Most states determine if a food is non-potentially hazardous by the acidity level found in the food. The higher the acidity, the more stable at a range of temps, that food product is.
For example: milk is low acidity and requires temperature controls.
The acidity of foods is measured by pH.
• The range of pH is commonly considered to extend from zero to 14. A pH value of 7 is neutral because pure water has a pH value of exactly 7.
Values less than 7 are considered acidic, while those greater than 7 are considered basic or alkaline.
• All fruits are acidic foods and are usually tart and sour. Ex: tomato, lemon, peach, apple, etc.
• The FDA rule for acidic foods states that a food must have a pH below 4.6 to be sold as a minimally processed food
• The reason for this is bacteria does not grow at this level of acidity.
• The exclusion shall not be construed as allowing the sale of low acid foods (pH > 4.6) i
hermetically sealed containers (i.e. home-canned green beans, peas, etc.) when such
food is not prepared in a permitted establishment.
Some states require testing if the pH level is unknown.
For many food products, the pH level is already known. You can test for pH yourself using a pH spear tester. (make sure it is made for food and has a long spear tip).
Oklahoma State University shares an awesome guide for selecting the correct tester for foods and liquids which includes tips and tricks for operation and maintenance. Get The Guide Here.
TENNESSEE COTTAGE FOOD LAWS LABELING REQUIREMENTS
All food items packaged in a domestic kitchen must be properly labeled prior to sale. The following, at a minimum, must be present on all food items:
- The name, street address, city, state and ZIP code of the manufacturer, packer or distributor.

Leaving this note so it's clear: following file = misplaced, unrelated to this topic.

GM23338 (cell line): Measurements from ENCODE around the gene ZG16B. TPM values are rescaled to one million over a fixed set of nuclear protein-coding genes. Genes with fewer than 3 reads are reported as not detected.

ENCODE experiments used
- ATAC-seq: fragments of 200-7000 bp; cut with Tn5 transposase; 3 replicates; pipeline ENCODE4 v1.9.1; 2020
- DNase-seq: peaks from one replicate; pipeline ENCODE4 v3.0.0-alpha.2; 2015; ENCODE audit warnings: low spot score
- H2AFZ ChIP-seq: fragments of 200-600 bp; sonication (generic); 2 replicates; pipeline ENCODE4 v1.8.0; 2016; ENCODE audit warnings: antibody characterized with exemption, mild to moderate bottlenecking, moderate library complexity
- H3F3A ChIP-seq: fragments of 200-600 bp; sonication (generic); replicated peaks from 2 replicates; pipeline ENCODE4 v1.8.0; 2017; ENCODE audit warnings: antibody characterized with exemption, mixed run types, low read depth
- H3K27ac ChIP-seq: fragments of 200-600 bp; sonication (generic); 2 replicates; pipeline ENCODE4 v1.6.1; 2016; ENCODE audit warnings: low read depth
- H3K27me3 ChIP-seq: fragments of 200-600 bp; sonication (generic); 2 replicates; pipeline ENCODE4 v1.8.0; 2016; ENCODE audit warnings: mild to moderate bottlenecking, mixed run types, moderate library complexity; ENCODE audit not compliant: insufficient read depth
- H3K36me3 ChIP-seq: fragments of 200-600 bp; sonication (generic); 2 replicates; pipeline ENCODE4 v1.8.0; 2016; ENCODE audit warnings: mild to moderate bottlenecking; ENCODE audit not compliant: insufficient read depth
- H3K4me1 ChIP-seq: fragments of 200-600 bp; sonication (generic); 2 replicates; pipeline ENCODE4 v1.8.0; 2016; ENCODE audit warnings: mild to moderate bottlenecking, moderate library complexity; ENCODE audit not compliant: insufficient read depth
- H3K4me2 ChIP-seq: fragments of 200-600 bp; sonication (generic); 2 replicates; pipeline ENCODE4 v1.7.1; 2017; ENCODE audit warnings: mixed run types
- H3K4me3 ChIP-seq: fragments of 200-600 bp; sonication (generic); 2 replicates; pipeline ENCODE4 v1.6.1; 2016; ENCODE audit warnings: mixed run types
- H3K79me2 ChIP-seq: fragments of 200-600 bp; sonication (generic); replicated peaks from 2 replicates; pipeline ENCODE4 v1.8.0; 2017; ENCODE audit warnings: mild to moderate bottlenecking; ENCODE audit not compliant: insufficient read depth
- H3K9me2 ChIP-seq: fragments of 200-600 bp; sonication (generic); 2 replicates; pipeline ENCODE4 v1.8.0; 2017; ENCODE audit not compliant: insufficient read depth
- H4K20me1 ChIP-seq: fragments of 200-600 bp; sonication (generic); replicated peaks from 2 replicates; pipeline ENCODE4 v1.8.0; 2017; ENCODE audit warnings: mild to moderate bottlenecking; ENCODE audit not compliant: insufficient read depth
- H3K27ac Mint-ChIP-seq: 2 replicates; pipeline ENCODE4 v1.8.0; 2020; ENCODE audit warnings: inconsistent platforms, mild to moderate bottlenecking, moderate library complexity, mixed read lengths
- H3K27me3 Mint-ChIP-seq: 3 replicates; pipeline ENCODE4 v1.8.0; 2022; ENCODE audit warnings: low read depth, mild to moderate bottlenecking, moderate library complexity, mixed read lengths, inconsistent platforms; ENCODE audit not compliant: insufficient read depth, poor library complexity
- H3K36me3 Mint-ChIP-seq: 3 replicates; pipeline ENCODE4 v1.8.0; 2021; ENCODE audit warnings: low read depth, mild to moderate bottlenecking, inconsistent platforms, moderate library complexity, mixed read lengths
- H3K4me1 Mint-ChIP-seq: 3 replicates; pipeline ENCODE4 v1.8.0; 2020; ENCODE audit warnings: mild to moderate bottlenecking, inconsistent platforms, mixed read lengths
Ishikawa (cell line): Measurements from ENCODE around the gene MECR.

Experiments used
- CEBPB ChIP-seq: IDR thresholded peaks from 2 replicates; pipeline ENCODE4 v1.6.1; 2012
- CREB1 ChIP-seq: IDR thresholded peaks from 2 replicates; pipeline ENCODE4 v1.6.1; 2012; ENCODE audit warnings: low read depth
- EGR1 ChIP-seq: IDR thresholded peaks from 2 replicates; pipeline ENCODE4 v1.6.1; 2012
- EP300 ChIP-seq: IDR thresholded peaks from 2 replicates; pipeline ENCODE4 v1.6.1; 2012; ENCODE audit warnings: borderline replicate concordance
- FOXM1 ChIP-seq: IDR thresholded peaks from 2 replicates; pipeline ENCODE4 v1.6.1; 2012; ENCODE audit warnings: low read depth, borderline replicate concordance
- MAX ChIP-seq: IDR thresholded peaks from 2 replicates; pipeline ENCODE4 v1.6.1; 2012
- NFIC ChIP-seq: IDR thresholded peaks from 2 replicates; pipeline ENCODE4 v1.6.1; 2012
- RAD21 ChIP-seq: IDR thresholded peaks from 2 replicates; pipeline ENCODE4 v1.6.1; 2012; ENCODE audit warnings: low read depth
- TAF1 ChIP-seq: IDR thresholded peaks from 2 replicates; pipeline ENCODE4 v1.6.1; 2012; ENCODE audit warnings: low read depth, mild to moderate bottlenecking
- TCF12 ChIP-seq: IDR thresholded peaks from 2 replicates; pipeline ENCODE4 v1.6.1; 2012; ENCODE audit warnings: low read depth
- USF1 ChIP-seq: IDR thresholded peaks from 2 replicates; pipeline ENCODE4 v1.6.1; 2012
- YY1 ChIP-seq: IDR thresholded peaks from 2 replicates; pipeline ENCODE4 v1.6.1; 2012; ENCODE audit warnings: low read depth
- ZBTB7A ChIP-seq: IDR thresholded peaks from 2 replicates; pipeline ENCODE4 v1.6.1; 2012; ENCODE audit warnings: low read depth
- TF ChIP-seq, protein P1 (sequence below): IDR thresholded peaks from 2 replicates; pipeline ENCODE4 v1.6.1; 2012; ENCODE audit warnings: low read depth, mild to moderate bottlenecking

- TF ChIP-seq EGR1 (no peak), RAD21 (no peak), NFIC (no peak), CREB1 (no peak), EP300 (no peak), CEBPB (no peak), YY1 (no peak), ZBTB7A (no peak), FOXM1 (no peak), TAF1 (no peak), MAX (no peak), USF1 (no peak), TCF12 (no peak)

- An accurate statement of the net amount of food in the package in English and Metric units (e.g. ounces and grams)
- The common or usual name of the food.
- The ingredients in the food in order of predominance by weight.
- Lot dates or numbers shall be evident on each package or container of food for traceability purposes in the event an issue occurs that may require a market withdrawal of the food.
- A current distribution list including quantities sold may also be of assistance should an incident occur.
- This statement: “This product was produced at a private residence that is exempt from state licensing and inspection. This product may contain allergens.”
COTTAGE FOOD LABEL EXAMPLE
Below is an example of what TENNESSEE requires on their labels.
Using VistaPrint.com or similar – you can quickly create professional labels that not only serve to meet the state cottage food guidelines but also serve for marketing your awesome business and products.
You’ll find some fantastic examples of this from members inside VendorsUnited.com
ALLERGENS ON LABELING
The FDA lists eight (8) major food allergens. Listing any of these on your label is a smart business practice and will certainly help your customers choose a product.
- Fish (e.g., bass, flounder, cod)
- Crustacean shellfish (e.g., crab, lobster, shrimp)
- Tree nuts (e.g., almonds, walnuts, pecans)